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I would rather be sure before I glue:
I plan on building a revised version of my first cannon.
I want to tap in the fittings into two layers as advised, and replace the DWV end cap as suggested.
I was not able to obtain the same pressure rated fittings to go from the 4" pipe to the 1" for the valve.
I can either use this DWV bell reducer to go from my new piece of 4" PVC, or I can cut my old chamber to retain the non-DWV fittings to go to 1", and connect the cut end with my new piece of PVC with a DWV coupling.
The guy at Home Depot assured me that the bell reducer was as least as strong as the pipe, which is DWV, but is rated to 220PSI.
Are either of these options safe, or should I try to get all non-DWV fittings?
Never mind what the guy at Home Depot says, he probably doesn't have a clue. For starters, if your pipe says it is DWV but it also says it is rated to 220PSI, then it is pressure rated. You can get PVC labled DWV which is in fact rated for pressure.
Read this article:
http://www.spudfiles.com/spud_wiki/inde ... sure_rated
If it turns out you do have DWV fittings, don't use them. It's simply not worth it. Aside from the fact you'll be wondering when the cannon is about to explode everytime you use it, there is a chance that it really could fail. One DWV part can ruin a whole build, just pay extra and buy the rated stuff.
Forget about Home Depot for large PVC fittings, either buy online at www.mcmaster.com or look in your phonebook for a plumbing merchant or a plumbing store which does bathroom stuff. They usually have a trade area out the back and carry a ridiculous range of PVC fittings, sometimes cheaper than Home Depot and such too.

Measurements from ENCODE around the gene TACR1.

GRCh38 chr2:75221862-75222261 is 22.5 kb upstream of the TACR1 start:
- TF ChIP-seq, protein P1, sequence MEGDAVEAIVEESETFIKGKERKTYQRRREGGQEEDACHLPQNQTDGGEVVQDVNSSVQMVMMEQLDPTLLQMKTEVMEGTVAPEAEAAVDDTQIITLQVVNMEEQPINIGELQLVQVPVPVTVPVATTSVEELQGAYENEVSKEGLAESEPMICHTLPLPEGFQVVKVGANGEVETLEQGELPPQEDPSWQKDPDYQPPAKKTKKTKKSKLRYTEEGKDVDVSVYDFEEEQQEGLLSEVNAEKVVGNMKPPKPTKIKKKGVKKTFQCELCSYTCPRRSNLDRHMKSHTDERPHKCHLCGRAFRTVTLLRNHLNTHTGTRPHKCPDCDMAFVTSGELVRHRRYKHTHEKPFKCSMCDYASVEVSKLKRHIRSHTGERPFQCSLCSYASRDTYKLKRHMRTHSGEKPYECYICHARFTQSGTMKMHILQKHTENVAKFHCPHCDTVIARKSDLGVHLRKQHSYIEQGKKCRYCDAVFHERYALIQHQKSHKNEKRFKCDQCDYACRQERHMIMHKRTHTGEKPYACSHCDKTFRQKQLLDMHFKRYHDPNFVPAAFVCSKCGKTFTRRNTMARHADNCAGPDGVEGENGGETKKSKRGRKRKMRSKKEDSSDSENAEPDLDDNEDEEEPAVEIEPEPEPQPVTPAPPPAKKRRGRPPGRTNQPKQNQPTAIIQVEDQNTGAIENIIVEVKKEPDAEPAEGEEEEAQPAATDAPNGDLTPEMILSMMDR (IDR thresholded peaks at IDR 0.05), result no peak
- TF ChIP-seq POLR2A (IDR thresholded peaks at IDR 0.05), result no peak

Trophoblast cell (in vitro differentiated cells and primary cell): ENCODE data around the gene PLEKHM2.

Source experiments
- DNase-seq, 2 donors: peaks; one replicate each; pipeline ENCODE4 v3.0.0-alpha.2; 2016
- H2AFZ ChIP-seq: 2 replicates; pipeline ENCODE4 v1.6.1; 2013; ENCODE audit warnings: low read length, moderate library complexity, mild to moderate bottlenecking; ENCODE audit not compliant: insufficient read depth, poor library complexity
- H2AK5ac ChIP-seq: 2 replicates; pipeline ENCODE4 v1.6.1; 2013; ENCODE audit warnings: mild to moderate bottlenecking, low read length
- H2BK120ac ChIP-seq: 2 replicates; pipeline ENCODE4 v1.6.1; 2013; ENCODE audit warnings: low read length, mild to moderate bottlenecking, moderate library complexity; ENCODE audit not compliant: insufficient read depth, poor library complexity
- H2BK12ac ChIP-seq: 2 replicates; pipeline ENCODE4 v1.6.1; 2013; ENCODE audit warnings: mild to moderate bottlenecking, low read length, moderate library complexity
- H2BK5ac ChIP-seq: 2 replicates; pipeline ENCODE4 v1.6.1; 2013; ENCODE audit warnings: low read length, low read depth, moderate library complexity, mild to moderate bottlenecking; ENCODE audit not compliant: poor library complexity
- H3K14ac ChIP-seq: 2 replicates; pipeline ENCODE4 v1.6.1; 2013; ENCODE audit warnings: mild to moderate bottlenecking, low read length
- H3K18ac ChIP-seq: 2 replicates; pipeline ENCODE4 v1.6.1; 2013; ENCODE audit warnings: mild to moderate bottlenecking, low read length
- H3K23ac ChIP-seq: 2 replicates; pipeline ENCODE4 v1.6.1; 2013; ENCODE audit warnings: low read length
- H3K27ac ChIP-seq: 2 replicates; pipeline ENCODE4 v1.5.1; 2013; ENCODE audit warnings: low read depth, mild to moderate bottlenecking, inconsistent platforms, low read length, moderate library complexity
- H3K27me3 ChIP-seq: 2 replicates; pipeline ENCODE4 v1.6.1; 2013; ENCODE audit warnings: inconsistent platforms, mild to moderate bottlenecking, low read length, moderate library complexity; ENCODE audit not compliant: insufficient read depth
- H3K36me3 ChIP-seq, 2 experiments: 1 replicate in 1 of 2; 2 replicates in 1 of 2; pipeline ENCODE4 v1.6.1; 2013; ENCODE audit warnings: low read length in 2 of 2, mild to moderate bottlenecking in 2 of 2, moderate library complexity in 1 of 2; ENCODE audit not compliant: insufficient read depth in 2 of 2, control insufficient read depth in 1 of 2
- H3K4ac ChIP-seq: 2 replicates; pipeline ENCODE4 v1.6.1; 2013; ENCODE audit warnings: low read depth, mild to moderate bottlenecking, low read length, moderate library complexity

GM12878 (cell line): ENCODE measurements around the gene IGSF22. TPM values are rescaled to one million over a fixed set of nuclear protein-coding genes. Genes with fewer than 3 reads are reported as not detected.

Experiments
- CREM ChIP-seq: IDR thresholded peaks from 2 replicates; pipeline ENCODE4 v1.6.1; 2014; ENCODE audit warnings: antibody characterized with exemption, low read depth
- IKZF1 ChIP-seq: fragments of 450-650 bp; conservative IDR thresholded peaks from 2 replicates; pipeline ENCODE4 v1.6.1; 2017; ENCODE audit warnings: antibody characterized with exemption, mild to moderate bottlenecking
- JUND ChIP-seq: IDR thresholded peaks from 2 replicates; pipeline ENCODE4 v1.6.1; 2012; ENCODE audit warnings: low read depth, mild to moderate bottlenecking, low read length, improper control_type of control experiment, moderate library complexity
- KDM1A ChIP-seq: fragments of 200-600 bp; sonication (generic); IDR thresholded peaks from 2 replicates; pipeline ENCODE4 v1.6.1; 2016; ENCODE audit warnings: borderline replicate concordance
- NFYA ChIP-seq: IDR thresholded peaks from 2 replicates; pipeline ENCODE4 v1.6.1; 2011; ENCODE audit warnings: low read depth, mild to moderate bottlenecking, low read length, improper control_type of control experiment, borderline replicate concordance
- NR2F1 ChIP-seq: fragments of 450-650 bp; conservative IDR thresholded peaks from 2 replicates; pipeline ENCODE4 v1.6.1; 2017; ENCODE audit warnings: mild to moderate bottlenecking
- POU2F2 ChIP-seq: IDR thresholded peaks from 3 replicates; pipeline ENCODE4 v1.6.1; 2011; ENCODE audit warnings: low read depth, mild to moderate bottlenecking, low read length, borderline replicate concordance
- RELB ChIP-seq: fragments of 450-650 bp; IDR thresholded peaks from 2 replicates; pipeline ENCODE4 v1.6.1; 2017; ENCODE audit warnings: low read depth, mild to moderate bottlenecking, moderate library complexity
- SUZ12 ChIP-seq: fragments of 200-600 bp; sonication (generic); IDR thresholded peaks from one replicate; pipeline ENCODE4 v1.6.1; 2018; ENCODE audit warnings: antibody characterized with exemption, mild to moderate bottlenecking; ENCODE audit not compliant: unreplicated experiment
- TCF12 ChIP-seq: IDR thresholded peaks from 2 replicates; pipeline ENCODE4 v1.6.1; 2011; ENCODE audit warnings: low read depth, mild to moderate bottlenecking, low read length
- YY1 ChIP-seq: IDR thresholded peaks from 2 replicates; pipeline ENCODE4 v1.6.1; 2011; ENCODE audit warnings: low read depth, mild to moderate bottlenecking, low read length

At the top of this page: Other>Pipe Info
When life gives you lemons...throw them back they suck!
What is it about the DWV that is not pressure rated? Is it the material itself, or the length of the section to which the epoxy is applied? (Or is it both of these?)
I have completed some ABS DWV testing. See my ABS test cannon in my sig. In 4 inch sizes, this is an alternative to brittle PVC.
Don't use epoxy. Use the proper glue.
The problem with PVC is when it breaks.
Last edited by Technician1002 on Tue Nov 09, 2010 8:17 pm, edited 1 time in total.
You answered your own question. It's not rated for pressure. They also have shorter socket depths compared to pressure rated fittings. Stop worrying about DWV, don't use it and you'll be fine.
PVC doesn't seem to be very brittle until it is cold. I think that video where those guys drop weights on a pressurized 2" PVC chamber demonstrate that PVC isn't as brittle as first thought and is still safe for use as a chamber even if it has been knocked around a little. I don't remember the exact weights they were using, but it was quite a lot more force than what you would get from dropping a launcher from waist height or banging it on a bench.
Last edited by MrCrowley on Tue Nov 09, 2010 8:20 pm, edited 1 time in total.
I use PVC cement, not sure why I called it epoxy...